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Russia: Journalists Warn Council Of Europe Of Threats To Press Freedom

At a Parliamentary Assembly committee hearing at the Council of Europe yesterday, Russian journalists and assembly members expressed concern over the state of their country's media. Speaking from Spain, Russian media tycoon Vladimir Gusinsky said threats to press freedom in Russia could endanger democracy in the country. RFE/RL correspondent Jean-Christophe Peuch, who attended the hearing in Strasbourg, says several of the Russian participants flatly asserted that censorship had returned to Russia.

Strasbourg, 23 January 2001 (RFE/RL) -- Russian journalists and member of the Council Europe's Parliamentary Assembly yesterday strongly criticized what they described as Russian President Vladimir Putin's attempts to quell independent media.

Speakers invited to a hearing of the assembly's Culture and Education Committee -- which deals with media questions -- unanimously expressed concerns about threats to press freedom in Russia.

The Moscow-based Glasnost Foundation has been monitoring violations of journalist rights in Russia since the early 1990s. Its chairman, Aleksei Simonov, told the hearing that Russian journalists are facing growing pressure from both federal and regional authorities:

"The abolition of censorship in 1990 prompted a kind of euphoria among Russian citizens, international experts and international observers. Everyone then thought that the abolition of censorship represented a line beyond which freedom of expression would follow. Unfortunately, we were all wrong."

Simonov also said that "censorship in Russia has not disappeared -- it has simply transformed itself." He then quoted British playwright George Bernard Shaw, who once wrote: "Murder is the extreme form of censorship."

Figures released by the Glasnost Foundation show that 15 Russian journalists were killed last year. More than 70 others were beaten up, physically abused, or otherwise harassed while performing their duties.

Vsevolod Bogdanov is the chairman of Russia's 150,000-strong Journalists' Union. Speaking at the hearing, Bogdanov blamed his country's leadership for having failed to create a genuinely independent media market.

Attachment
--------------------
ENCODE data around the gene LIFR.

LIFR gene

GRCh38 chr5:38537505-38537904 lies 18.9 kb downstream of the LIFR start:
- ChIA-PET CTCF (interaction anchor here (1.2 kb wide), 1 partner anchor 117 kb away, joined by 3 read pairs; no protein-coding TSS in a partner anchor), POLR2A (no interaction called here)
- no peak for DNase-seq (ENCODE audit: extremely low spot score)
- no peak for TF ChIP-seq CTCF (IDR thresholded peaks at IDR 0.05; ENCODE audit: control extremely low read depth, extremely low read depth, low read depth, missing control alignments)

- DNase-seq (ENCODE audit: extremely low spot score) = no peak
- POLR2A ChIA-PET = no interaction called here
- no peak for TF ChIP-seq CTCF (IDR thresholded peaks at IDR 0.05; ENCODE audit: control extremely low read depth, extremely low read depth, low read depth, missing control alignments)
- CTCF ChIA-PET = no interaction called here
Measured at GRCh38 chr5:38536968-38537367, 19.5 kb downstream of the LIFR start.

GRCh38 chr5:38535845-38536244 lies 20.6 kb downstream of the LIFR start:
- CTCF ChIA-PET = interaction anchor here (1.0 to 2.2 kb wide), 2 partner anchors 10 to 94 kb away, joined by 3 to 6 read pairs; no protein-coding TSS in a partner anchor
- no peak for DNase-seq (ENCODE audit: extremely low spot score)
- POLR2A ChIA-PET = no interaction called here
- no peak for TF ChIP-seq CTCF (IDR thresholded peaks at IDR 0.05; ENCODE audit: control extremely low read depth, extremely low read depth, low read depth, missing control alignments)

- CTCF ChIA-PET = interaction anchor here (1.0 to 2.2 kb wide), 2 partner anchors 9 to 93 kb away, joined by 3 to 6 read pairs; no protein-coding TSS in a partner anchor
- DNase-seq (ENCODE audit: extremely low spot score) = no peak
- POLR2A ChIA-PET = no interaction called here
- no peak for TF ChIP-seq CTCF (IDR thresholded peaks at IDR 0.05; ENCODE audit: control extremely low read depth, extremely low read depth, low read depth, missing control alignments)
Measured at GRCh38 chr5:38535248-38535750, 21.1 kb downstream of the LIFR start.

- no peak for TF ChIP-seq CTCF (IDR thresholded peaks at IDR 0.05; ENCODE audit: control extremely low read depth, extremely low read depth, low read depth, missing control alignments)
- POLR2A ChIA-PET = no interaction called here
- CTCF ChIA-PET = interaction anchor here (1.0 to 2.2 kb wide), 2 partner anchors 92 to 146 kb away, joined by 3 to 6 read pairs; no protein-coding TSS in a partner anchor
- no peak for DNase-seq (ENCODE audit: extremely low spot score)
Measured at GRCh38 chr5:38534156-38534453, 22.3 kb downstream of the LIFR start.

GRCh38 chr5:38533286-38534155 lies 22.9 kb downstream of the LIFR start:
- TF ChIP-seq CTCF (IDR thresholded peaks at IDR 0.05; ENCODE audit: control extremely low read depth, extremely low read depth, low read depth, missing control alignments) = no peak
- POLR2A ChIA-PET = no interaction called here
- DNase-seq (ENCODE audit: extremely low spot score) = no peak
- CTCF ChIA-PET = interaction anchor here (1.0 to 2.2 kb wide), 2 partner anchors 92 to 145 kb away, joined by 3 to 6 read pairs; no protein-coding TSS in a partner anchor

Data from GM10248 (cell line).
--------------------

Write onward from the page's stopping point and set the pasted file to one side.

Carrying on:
Bogdanov said that today's media market in Russia is worth about $1.25 billion (35 billion rubles). Less than half of that, he said, comes from the sales of newspapers and magazines and from advertisement revenue. More than half comes from individuals, political parties or what Bogdanov called "criminal groups" vying for control over the press.

"The tragedy of it is that people who are investing money in the mass media are doing so with the sole purpose of manipulating public opinion."

Participants in the hearing all condemned the Kremlin's recent attempts to clamp down on Media-MOST, Russia's largest private press group, headed by media magnate Gusinsky. Now facing accusations of fraud in his country, Gusinsky is in Spain awaiting a decision on a Russian extradition request.

Gusinsky spoke to the hearing by telephone from Madrid. He said that the threat to press freedom in Russia could endanger democracy in the country. Gusinsky asked: "Will there be free media? Is democracy [in Russia] to stay or will the country regress?"

Yevgeny Kiselyov is the head of Media-MOST's most important outlet, NTV television. At the hearing, Kiselyov accused Russian authorities of trying to "exert control over people's minds."

"True, in every country authorities are, as a rule, not particularly fond of journalists. But in Russia this has taken on a much larger dimension."

Kiselyov reiterated his belief that NTV had infuriated the Kremlin when it started uncovering corruption scandals implicating individuals close to the presidential entourage. But first and foremost, Kiselyov said, NTV irked the Kremlin by its critical coverage of the war in Chechnya.

Radio Liberty's Chechnya correspondent Andrei Babitsky also spoke at the hearing. Babitsky, who was arrested and jailed last year by the Russian military while covering the war in the breakaway republic, said censorship was restored "as an institution" in October 1999 with the renewal of military operations in Chechnya.

Although Russian Broadcasting and Communications Minister Mikhail Lesin received an invitation to address the hearing, he failed to turn up. No reason was given for his absence.